Occidental Petroleum Corporation: Why a Hefty Dividend Is Coming

Breakups have been a great way to unlock value in this market. The next big energy company up on the chopping block is Occidental, and I can't wait. This article explains why.

May 19, 2014 at 10:29AM

Occidental Petroleum (NYSE:OXY), a diversified and independent oil company with the bulk of its operations in the Middle East, California, and Texas, is breaking itself up into as many as three pieces. Right now we only know that the company will be spinning off its California operations and that it's reviewing its options regarding its Middle Eastern assets. Many analysts predict that Occidental will sell its Middle Eastern and North African assets, spin off the California business in an IPO, and refocus itself as a Permian Basin pure play. 

CNBC's Jim Cramer believes that as well. In a section of his show which he dedicated to Occidental Petroleum some time ago, Cramer said that Occidental would use proceeds from its Middle Eastern assets to buy back stock. Most analysts believe that those assets could go for around $20 billion, which management, according to Cramer, would then use to buy back stock, thereby reducing the share count by about 26%. 

After that, Occidental would split its North American business in two ways: A growth-oriented California and Bakken business and a value-oriented Permian pure play. If that scenario happens, and many analysts believe it will, investors in the new Permian-focused Occidental could expect not only terrific growth prospects but also an industry-leading dividend. The growth would come from the company's tremendous horizontal drilling inventory, and the dividend would come from very profitable CO2-flooding in the Permian.

Permian Flickr

Oil drilling in the Permian Basin. The new Oxy will likely be focused on this basin. Source: Flickr 

Hefty dividend ahead
How big will the dividend be? Let's first assume that  that the sale of Middle Eastern assets can indeed result in a 26% reduction in share count. That would bring Occidental's post-sale market cap down to $60 billion based on today's stock price. Of the remaining company, the Permian Basin would account for half of all production. So, lets assume, again, that the new Occidental would be a Permian pure play. Based on today's price, "new Oxy's" market cap would be $30 billion.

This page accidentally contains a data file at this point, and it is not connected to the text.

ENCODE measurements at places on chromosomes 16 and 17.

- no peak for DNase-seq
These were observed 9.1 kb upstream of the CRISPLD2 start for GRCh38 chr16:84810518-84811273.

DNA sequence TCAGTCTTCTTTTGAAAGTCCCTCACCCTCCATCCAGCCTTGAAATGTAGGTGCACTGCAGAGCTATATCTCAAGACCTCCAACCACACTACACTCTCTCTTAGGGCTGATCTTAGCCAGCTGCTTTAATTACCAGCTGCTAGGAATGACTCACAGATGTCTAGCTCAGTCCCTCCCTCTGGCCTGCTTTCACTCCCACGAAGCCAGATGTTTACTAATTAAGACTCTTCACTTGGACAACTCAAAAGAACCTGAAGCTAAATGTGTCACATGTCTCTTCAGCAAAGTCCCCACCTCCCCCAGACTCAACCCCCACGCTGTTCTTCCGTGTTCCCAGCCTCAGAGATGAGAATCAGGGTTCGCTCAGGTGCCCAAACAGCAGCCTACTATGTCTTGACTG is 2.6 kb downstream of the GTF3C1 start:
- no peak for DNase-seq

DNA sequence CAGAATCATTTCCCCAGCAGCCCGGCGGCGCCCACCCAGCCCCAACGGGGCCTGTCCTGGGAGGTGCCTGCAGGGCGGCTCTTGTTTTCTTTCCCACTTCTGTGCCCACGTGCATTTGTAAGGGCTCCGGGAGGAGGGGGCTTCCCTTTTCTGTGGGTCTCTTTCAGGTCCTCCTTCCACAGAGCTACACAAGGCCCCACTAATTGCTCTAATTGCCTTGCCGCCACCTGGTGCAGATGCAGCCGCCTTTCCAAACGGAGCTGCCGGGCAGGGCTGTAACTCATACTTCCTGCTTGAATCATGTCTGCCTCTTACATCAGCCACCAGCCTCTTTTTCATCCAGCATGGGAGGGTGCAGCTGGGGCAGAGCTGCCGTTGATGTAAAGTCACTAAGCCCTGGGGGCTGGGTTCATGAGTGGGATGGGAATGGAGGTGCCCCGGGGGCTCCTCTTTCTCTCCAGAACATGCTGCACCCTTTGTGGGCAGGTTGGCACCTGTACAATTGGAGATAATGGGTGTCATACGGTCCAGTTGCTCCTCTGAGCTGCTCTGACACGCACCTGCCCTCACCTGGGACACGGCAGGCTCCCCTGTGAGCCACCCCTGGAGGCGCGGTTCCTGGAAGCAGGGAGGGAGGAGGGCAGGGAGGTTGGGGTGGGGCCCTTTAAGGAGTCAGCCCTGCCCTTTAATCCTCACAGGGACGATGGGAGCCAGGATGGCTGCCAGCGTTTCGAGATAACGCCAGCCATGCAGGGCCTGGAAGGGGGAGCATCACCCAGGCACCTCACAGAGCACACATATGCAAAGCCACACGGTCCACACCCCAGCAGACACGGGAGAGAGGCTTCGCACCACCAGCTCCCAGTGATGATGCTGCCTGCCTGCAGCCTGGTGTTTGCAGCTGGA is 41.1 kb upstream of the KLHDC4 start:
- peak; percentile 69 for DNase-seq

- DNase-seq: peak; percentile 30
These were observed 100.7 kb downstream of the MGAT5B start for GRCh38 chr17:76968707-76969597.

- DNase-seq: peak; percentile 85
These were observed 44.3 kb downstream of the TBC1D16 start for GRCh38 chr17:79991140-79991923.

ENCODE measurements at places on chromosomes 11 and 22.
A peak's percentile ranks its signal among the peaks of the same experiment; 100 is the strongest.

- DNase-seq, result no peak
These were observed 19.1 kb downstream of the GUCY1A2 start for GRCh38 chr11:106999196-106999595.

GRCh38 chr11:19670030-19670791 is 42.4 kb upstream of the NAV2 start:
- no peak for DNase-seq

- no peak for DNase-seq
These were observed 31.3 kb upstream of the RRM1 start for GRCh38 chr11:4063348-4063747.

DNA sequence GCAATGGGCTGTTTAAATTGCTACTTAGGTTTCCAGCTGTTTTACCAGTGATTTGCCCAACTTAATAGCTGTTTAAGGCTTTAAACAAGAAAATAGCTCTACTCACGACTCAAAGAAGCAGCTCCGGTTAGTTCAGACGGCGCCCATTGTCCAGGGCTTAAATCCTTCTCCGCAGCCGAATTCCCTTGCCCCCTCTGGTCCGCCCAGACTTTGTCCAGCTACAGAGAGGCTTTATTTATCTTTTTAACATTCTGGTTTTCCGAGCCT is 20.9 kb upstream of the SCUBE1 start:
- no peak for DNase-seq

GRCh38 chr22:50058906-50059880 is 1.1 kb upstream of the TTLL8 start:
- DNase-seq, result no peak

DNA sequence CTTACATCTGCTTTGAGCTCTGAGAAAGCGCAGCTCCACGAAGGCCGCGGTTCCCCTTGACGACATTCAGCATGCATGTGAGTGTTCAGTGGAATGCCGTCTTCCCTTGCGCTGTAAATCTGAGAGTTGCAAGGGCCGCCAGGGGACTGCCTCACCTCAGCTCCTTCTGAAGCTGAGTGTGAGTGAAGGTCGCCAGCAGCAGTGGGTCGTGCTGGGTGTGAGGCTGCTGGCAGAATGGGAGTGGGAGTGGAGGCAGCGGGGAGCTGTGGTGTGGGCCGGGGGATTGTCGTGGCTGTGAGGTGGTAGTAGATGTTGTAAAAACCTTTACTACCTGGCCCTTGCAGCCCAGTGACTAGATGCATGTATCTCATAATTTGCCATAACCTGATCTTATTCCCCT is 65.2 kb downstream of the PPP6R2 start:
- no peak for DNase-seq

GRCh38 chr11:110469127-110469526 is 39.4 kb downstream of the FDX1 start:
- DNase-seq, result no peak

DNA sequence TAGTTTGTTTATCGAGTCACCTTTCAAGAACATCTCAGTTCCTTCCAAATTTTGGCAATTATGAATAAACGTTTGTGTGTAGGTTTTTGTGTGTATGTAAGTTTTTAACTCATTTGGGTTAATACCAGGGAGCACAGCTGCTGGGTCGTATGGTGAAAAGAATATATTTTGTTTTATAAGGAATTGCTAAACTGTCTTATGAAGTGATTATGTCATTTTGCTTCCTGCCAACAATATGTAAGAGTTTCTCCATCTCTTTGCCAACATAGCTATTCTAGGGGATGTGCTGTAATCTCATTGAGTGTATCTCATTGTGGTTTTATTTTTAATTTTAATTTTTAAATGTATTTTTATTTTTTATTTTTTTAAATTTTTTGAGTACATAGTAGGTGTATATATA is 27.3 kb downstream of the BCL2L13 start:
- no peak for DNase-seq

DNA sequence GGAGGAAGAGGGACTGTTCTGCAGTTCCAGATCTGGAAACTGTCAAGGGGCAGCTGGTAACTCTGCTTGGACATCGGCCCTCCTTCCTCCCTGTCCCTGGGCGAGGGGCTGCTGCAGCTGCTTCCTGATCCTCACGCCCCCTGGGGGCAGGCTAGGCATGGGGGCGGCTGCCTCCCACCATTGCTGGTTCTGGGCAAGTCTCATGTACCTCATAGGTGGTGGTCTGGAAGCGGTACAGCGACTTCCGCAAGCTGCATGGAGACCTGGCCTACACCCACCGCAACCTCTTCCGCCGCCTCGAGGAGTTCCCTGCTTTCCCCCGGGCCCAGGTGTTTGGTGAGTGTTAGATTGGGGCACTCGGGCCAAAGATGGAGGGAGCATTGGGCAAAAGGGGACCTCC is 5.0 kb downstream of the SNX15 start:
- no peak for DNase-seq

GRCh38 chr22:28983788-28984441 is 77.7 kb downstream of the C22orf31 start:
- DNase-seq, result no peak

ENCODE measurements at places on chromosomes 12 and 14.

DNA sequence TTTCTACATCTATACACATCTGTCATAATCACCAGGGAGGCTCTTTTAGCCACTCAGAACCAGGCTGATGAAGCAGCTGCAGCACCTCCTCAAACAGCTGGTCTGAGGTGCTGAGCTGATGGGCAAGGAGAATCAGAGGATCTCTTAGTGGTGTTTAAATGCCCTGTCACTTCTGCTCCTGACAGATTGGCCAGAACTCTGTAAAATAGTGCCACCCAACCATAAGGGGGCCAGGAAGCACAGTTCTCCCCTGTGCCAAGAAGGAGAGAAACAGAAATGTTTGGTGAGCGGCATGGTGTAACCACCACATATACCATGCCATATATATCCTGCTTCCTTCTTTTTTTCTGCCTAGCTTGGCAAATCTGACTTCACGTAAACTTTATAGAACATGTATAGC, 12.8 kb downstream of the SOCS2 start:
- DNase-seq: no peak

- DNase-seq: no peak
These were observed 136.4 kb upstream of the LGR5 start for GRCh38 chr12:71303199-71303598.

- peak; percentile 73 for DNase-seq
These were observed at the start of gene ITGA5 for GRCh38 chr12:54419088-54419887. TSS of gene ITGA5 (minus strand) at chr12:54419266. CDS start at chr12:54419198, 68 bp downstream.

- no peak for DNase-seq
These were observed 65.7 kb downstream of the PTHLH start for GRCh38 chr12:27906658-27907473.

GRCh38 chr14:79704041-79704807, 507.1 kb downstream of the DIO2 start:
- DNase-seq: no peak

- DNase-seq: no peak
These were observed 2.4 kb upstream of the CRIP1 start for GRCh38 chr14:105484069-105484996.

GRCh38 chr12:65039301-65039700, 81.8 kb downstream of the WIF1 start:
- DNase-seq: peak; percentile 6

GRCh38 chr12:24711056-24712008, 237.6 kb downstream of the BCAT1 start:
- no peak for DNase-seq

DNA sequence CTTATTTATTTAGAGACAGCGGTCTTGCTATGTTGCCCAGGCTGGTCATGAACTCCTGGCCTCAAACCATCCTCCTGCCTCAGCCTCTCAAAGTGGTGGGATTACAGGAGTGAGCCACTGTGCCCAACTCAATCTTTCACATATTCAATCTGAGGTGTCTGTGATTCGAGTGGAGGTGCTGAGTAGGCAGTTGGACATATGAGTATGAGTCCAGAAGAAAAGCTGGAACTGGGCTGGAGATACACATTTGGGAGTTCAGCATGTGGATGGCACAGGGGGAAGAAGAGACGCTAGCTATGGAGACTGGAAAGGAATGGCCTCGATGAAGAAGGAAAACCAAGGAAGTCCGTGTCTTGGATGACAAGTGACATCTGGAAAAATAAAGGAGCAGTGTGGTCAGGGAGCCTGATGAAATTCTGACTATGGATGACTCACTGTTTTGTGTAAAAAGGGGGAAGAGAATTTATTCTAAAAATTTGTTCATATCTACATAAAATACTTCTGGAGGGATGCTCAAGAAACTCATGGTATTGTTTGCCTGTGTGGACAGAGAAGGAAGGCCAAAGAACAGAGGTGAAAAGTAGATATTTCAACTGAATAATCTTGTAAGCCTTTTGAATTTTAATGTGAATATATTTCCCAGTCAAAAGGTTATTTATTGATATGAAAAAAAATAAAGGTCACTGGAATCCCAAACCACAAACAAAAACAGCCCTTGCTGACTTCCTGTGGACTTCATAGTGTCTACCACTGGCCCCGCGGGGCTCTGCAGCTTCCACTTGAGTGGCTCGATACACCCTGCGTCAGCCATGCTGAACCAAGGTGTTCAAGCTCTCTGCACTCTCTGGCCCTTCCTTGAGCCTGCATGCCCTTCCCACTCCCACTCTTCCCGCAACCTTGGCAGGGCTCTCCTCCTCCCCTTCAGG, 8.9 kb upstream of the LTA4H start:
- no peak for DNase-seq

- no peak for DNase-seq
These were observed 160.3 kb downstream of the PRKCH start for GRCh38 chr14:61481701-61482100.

That's where things get really interesting. Management was kind enough to break down Permian Basin operations as a separate business. In that breakdown, Permian operations throw off $1.8 billion in free cash flow after capital is spent. That estimate includes growth capital allocated to horizontal drilling. That comes out to a tremendous dividend of 6%. 

Icing on the cake
And it gets better. All of that free cash flow comes from the $2 billion in free cash flow generated from enhanced oil-recovery operations. Horizontal operations, then, generate negative free cash flow of $200 million, thanks to the outsized initial drilling needs. However, horizontal drilling will also provide 6%-plus oil production growth and 5% total production growth. To sum up, that is a 6% dividend and 5% production growth based on today's price. I'll take it.

Bottom line: Remember ConocoPhillips?
Anyone who remembers the ConocoPhillips (NYSE:COP) split will recall that the upstream spinoff, which retained the company's namesake, initially provided a dividend of slightly more than 5%, with estimated production growth of 3% to 5%. Since that split, shares of ConocoPhillips have gone up by nearly 50%. 

Occidental, for its part, will provide a 6% yield based on today's price with at least 5% total production growth. This could make Occidental the mother of all spinoff plays. At just $96 per share today, Occidental Petroleum is a strong buy.

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Casey Hoerth owns shares of ConocoPhillips. The Motley Fool has no position in any of the stocks mentioned. Try any of our Foolish newsletter services free for 30 days. We Fools may not all hold the same opinions, but we all believe that considering a diverse range of insights makes us better investors. The Motley Fool has a disclosure policy.

4 in 5 Americans Are Ignoring Buffett's Warning

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Jun 12, 2015 at 5:01PM

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David Hanson owns shares of Berkshire Hathaway and American Express. The Motley Fool recommends and owns shares of Berkshire Hathaway, Google, and Coca-Cola.We Fools don't all hold the same opinions, but we all believe that considering a diverse range of insights makes us better investors. The Motley Fool has a disclosure policy.

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